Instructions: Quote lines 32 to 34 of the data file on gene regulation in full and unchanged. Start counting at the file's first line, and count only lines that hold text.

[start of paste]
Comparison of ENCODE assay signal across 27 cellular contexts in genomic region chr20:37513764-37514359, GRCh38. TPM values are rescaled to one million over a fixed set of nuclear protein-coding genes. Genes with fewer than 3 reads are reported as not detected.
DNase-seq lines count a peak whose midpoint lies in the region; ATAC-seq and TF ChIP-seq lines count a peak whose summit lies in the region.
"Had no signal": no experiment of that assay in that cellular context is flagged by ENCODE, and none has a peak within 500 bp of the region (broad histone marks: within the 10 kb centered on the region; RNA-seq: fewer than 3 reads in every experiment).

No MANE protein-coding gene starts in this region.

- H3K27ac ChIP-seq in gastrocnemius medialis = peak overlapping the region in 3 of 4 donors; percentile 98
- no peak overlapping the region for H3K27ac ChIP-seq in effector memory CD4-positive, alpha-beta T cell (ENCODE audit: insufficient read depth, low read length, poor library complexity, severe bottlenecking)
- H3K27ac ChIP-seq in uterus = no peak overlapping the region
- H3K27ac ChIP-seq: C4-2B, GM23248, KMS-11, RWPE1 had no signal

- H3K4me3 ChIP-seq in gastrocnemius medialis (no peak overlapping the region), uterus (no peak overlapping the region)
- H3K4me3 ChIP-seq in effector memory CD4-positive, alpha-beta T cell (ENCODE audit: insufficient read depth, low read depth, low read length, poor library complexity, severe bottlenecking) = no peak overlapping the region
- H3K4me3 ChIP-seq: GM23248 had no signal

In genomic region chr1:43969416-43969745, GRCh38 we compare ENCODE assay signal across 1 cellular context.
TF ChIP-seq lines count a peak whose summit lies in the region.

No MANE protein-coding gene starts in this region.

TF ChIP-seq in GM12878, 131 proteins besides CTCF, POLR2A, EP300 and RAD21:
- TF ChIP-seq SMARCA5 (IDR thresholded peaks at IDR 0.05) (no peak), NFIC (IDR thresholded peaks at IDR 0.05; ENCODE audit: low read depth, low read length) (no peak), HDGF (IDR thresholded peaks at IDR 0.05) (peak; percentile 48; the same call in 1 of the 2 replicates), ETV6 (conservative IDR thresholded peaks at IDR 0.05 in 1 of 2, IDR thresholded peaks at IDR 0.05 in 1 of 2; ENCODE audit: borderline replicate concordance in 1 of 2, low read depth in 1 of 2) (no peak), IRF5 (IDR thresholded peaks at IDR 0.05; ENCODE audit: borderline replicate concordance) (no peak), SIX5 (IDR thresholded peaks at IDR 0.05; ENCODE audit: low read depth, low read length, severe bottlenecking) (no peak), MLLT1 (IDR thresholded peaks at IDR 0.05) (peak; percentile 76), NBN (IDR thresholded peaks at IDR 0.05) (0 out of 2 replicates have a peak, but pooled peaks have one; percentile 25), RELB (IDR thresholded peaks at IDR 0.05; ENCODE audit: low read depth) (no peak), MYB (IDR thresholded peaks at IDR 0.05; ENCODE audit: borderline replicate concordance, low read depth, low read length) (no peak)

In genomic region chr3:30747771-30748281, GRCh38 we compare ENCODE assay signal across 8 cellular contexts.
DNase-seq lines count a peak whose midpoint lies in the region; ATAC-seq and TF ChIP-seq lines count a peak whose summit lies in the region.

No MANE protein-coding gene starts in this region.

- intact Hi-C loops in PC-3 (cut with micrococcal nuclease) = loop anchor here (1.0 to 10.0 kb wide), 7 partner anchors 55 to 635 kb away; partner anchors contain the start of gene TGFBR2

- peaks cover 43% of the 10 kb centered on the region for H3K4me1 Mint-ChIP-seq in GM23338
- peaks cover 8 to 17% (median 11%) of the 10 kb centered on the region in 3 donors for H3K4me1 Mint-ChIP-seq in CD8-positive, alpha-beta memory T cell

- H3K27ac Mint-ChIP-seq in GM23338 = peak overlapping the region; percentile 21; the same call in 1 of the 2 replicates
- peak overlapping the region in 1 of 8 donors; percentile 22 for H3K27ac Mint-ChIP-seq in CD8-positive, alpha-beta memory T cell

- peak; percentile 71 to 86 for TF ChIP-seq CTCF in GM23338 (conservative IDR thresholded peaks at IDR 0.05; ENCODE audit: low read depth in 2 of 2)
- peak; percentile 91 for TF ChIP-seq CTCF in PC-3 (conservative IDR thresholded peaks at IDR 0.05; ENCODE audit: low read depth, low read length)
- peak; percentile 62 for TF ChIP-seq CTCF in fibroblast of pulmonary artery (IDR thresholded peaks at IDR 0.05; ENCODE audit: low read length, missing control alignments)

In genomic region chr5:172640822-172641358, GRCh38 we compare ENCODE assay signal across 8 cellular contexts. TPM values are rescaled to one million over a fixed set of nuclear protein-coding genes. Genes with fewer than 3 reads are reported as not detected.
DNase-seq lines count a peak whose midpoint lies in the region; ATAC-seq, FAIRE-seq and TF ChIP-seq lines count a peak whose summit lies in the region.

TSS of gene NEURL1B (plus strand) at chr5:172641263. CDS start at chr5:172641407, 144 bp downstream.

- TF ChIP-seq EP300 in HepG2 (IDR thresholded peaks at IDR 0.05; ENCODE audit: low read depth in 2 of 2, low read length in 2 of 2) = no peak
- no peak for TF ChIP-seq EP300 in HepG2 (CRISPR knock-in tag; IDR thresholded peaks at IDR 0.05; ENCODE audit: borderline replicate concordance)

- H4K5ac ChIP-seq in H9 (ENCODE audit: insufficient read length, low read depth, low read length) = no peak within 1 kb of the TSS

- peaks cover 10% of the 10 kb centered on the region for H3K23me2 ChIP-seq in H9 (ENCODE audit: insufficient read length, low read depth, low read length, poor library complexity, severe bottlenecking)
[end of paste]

- no peak for TF ChIP-seq EP300 in HepG2 (CRISPR knock-in tag; IDR thresholded peaks at IDR 0.05; ENCODE audit: borderline replicate concordance)

- H4K5ac ChIP-seq in H9 (ENCODE audit: insufficient read length, low read depth, low read length) = no peak within 1 kb of the TSS

- peaks cover 10% of the 10 kb centered on the region for H3K23me2 ChIP-seq in H9 (ENCODE audit: insufficient read length, low read depth, low read length, poor library complexity, severe bottlenecking)